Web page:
Dartmouth Park Film club: Oscar-winning editor on cutting Shakespeare’s most famous lines from Macbeth
- Credit: Archant
Imogen Blake spoke to Chris Dickens, the latest in a line of Hollywood elite to give up their time for a local film club.
Dartmouth Park is often overlooked in favour of its flashier cousins, Hampstead and Highgate, but this quiet, residential neighbourhood is home to a surprisingly large number of film industry elite.
It’s what prompted Lizzie Gillett, Matt Hird and Christo Hird to start up the monthly Dartmouth Park Film Club last year, a free community event that screens films with a local connection.
It has already hosted talks with a pioneering actor, an acclaimed producer and two Hollywood directors – most of whom live in the area.
Now it’s the turn of Dartmouth Park film editor, Chris Dickens, an Oscar-winner who has collaborated with Tom Hooper on Les Misérables (2014) Edgar Wright on cult comedies Shaun of the Dead (2004) and Hot Fuzz (2007), and Michael Grandage for upcoming star-studded movie, Genius (2016), out last week in the US.
His 2009 Academy Award for Best Film Editing came after his work with director Danny Boyle on 2008’s Slumdog Millionaire – “something,” he says, “to cherish as being an absolute high point”.
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“With success like that, a lot of work goes into it,” Dickens explains.
“Danny Boyle is a great director and he pulled all of it together. The success came from nowhere. People started liking the film, because it was different; it was a different world that people hadn’t seen before, India and Mumbai in particular.”
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But it’s for Dickens’ work with director Justin Kurzel on 2015’s adaptation of Shakespeare’s Macbeth that he will be holding a Q&A session in Dartmouth Park later this month after the film club’s screening of the critically-acclaimed film starring Michael Fassbender. The job of the editor was especially tricky, as he and Kurzel had to decide which of Shakespeare’s hallowed words to cut from the final edit.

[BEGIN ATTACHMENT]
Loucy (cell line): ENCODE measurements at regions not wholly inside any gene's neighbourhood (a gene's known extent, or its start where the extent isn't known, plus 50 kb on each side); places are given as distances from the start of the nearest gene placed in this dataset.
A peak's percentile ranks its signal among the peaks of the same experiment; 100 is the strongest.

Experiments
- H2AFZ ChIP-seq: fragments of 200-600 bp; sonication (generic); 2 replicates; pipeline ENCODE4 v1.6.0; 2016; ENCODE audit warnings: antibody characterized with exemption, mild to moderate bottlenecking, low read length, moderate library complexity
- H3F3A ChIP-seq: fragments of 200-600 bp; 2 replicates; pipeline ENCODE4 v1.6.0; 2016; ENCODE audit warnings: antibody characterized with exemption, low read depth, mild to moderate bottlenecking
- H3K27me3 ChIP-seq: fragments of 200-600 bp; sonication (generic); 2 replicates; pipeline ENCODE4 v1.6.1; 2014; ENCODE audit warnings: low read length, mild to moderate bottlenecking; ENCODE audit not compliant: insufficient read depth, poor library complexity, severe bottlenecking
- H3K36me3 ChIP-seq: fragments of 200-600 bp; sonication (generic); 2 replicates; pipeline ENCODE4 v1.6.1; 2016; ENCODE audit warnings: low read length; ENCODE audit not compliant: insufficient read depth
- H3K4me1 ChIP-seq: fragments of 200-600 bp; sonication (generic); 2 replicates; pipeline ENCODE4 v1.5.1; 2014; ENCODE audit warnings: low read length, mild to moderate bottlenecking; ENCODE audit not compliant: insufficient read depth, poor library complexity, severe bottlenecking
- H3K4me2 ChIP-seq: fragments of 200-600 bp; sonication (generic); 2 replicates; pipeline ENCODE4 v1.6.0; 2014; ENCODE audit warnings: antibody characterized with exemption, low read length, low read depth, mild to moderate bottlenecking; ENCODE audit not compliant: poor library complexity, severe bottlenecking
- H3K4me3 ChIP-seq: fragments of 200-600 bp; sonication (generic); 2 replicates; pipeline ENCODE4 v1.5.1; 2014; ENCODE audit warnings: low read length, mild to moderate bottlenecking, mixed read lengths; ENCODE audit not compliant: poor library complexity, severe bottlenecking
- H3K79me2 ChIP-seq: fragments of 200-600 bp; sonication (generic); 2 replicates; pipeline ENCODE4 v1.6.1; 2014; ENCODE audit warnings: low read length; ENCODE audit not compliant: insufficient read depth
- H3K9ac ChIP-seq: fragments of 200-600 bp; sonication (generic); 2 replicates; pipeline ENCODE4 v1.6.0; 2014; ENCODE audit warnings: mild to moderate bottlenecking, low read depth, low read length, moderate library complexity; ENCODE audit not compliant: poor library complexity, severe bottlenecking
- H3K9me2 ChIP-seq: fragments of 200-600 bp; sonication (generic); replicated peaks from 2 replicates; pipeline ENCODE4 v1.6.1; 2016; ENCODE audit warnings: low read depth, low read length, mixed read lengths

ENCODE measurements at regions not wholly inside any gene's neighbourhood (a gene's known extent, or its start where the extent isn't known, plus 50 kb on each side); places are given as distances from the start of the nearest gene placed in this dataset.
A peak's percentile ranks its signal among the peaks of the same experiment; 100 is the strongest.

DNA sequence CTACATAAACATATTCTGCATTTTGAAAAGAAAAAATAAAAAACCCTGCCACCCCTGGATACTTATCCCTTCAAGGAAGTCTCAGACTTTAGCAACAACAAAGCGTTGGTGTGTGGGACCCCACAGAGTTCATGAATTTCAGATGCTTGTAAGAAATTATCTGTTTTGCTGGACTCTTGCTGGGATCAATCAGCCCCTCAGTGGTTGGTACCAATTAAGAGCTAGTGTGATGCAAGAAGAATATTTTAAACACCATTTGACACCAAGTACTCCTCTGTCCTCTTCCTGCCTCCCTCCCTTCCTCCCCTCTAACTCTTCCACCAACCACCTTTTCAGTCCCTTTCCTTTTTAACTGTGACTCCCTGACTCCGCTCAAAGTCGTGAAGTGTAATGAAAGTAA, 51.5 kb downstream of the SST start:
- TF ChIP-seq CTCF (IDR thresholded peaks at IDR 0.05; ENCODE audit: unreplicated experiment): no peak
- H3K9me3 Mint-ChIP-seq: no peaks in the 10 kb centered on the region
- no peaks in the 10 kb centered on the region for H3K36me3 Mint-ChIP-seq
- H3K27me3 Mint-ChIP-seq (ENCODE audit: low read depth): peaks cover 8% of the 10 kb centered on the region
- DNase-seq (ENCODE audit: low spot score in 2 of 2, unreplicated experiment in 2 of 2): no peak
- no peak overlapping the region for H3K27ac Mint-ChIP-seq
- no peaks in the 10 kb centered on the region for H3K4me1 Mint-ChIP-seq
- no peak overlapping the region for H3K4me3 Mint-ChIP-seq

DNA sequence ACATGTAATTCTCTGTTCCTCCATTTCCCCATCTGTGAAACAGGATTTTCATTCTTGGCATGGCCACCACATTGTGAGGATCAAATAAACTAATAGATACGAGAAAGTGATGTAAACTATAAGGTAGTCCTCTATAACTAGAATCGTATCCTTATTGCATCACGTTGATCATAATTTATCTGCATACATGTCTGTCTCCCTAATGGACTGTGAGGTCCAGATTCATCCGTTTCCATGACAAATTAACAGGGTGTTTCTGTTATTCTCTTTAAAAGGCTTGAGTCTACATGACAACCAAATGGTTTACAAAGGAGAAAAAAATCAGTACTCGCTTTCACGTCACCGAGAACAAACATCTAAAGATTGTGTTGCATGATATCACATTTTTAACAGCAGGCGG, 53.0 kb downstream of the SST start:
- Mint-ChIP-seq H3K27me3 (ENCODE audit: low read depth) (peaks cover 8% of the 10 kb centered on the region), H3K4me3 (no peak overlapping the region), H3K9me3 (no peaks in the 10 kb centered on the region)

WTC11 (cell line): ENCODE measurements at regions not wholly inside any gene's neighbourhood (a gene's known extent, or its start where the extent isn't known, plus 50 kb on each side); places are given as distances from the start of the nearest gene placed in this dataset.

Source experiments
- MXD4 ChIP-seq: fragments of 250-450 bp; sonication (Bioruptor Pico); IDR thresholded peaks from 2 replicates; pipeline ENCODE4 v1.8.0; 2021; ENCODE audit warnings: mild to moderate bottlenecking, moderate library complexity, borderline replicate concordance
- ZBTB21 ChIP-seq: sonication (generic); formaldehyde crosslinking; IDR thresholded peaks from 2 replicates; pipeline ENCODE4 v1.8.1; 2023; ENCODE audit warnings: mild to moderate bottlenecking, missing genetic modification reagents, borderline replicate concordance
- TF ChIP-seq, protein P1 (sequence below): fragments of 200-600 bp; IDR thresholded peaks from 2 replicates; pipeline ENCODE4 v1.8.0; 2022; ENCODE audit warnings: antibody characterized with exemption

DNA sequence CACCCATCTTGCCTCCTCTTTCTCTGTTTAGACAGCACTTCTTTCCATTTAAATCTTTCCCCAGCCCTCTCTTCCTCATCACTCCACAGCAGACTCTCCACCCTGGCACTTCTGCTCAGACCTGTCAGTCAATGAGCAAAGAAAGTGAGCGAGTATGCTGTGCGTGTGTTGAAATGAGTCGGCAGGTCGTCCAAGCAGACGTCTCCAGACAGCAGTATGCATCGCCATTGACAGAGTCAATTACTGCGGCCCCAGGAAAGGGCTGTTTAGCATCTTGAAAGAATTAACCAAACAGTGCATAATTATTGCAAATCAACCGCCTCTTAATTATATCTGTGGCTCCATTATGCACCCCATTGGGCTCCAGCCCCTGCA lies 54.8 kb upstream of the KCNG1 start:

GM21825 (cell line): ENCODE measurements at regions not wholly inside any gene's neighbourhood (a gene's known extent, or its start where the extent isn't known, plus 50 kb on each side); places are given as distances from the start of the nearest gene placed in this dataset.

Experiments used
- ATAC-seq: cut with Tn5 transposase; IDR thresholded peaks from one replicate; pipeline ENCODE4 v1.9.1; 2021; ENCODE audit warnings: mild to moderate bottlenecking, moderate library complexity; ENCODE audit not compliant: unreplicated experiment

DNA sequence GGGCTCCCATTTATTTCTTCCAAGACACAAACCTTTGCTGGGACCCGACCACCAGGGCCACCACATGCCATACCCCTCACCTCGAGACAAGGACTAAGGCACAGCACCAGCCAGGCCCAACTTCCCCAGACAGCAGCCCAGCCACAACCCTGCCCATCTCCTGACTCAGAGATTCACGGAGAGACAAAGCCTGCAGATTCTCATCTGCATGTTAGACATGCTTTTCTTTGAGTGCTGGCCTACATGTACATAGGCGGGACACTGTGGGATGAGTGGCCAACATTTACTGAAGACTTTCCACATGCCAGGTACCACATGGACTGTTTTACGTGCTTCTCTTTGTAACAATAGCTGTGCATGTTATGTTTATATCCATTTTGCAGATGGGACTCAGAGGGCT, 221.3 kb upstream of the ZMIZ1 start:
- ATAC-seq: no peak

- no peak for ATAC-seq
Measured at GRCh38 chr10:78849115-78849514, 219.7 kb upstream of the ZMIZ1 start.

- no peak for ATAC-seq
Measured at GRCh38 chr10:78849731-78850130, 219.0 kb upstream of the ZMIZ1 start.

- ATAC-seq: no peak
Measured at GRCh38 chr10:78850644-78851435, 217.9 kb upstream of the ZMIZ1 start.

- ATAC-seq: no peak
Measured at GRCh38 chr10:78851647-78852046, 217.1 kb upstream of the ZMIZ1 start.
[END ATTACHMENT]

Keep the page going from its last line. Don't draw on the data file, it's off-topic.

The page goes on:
More than a few of the play’s most famous lines got the chop, including the infamous ‘Double double toil and trouble’ scene with the three witches.
“The text itself might seem sacred, but actually it isn’t,” explains Dickens.
“The director, Justin, he said, ‘Look it might be Shakespeare, but don’t feel we can’t cut anything out.’
“It was written as a play, not a film, and you have to make choices because it’s a different medium. Some things that might work on the stage wouldn’t work on screen,” he adds.
“Inevitably, a few famous things weren’t included, but they actually never shot the ‘toil and trouble’ scene.
“Even if we had shot it, I’m not sure we would have used it, because the tone of the film was so entirely different – quite violent, more visceral.”
As well as talking about his work on the film at the club, the father-of-two will also give an insight into what a film editor actually does.
His job comes towards the end of the process, taking the shots – or “rushes” – after a day’s filming, cutting them together and adding music and sound effects.
It takes, on average, about nine months in total, though it can take longer depending on the movie’s budget.
“Essentially it’s like editing a book, it takes a while to weed out the good and the bad things,” explains the 49-year-old. “The director-editor relationship is very close.
“Whether you’re great friends or not, you are actually in a relationship with that person. The editor’s job is to interpret and get the director’s vision onto the screen and work with them,” he adds.
“It’s not quite a marriage but it could be – a stormy one or a calm one, but it’s always close.”
He won’t divulge any specific stormy instances, but he says he rarely clashes with a director he works with. And even if he disagrees in private, his approach is to try every new idea at least once.
When it works, Dickens says it is intensely satisfying.
But he also admits that he’s had his fair share of times when the film hasn’t come together perfectly for whatever reason. “You never quite know why.
“A different story needs a different approach every time, so you learn, but sometimes you don’t quite get there,” he adds.
“If it doesn’t, a film doesn’t do as well. Macbeth has had a lot of good critical praise and I was really pleased with it, we managed to make a film that Justin the director wanted and the producers wanted.
“But like any enterprise, you never quite know until it’s out in the cinemas what people think of it. When it doesn’t work, the evidence is that people don’t engage with it or don’t understand it.”
Dickens studied art but was always interested in filmmaking.
His career began in TV, working on programmes like north-London based comedy Spaced, where he met Edgar Wright.
The two then worked together on Wright’s first feature, Shaun of the Dead, filmed in and around Crouch End and Muswell Hill, and Dickens has stayed in the film world ever since.
I ask him, why editing, rather than the more traditionally “glamorous” jobs of directing or producing?
“I always liked filmmaking, and early on after I had done some filming, I liked putting it together, because it was physical and you were actually in contact with the film itself.
“Of course now it often isn’t film, it’s shot on digital, but it came from that.”
He adds: “To me, it’s quite a fundamental part of filmmaking, the timing and the music and all the things you put together to create a new story. It’s the most interesting part of it – not necessarily the most important, but for me, the most interesting.”
Dickens will appear at the free Dartmouth Park Film Club screening of Macbeth on Monday, June 27 at Highgate Library Civic Centre in Chester Road at 7pm.